When did you stop holding live shows? How long have you been closed?

“The last show at the Bank of NH Stage was March 13. The first show canceled was March 14. We have had no performances or events in the venue since that time.”

When are you planning on holding live shows again?

“The State has announced indoor venues like ours can re-open as soon as June 29. We don’t have any public shows booked in July but we will host some invitation-only shows to help us test our new procedures, including reduced capacity for social distancing.”

What precautions does the State of New Hampshire require for you to hold live shows again?

“There is a six page guidance document. The major points are reduced capacity to 50% or social distancing of 6 feet between parties, whichever is less. No intermissions, limit contact between performers, staff, and attendees. Mask use if within 6 feet of each other. Many beefed up sanitation procedures and a host of other restrictions that will make attending a live show much different than what it was.”

Are there any additional precautions you are planning on taking for your live shows?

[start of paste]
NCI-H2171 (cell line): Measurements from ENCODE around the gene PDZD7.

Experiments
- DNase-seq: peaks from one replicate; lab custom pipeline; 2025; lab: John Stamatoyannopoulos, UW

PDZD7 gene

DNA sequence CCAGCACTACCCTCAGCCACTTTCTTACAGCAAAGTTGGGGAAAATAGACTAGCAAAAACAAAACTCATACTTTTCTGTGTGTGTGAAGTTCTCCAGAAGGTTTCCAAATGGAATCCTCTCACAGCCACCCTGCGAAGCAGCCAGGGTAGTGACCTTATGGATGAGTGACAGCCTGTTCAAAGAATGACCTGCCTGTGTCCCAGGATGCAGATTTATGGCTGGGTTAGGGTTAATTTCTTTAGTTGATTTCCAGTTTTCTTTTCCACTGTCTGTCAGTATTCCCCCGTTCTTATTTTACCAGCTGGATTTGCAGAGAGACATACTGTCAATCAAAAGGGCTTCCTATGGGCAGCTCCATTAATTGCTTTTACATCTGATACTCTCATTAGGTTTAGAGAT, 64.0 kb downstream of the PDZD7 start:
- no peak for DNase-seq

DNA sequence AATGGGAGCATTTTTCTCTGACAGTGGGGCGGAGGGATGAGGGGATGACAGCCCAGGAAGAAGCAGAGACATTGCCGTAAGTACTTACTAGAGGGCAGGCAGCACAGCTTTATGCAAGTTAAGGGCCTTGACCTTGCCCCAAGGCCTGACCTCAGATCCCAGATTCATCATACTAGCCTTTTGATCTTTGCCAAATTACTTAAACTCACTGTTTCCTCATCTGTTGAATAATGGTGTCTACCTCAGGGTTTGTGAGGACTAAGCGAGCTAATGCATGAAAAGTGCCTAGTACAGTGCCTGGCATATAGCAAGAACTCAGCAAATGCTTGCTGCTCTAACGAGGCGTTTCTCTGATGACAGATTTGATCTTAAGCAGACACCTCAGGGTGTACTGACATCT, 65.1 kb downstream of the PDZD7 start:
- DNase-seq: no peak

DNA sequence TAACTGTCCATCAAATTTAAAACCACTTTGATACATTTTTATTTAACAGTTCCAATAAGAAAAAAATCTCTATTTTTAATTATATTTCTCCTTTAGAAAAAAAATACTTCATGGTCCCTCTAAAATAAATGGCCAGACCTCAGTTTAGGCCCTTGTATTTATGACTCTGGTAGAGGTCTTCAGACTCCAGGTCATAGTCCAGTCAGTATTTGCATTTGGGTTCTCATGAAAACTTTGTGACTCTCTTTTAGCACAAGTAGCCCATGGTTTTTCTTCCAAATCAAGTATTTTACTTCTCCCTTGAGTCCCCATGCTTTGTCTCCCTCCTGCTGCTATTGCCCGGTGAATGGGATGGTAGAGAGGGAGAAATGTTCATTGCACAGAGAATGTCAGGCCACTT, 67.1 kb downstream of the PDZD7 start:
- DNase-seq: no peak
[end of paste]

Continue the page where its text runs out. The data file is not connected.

“Our primary concern is for the safety and well-being of our customers, our staff, and for the performers and crew that come through our doors. In addition to compliance with the guidelines issued by the State of NH we are following applicable procedures from the Event Safety Guide published by the Event Safety Alliance and the Venue Reopening Resources guide published by the National Independent Venue Association. Both of these guides are promoting best practices for venues to follow in the entertainment industry.”

In general how will the concert experience differ for concert goers?

“We will switch to seated concerts for now until we can test and confirm working protocols for having a general admission standing crowd in a safe and controlled manner. Entering the facility, purchasing food/beverage, accessing restrooms, limited contact with the performers are all major changes to the normal experience.”

It’s clear that local venues were deeply affected by COVID-19. Even so, for the most part they are ready to bring back music in the not too distant future. The Stone Church is already doing outside shows and it looks as though July has some exciting reduced capacity shows in store. For more information, stay tuned.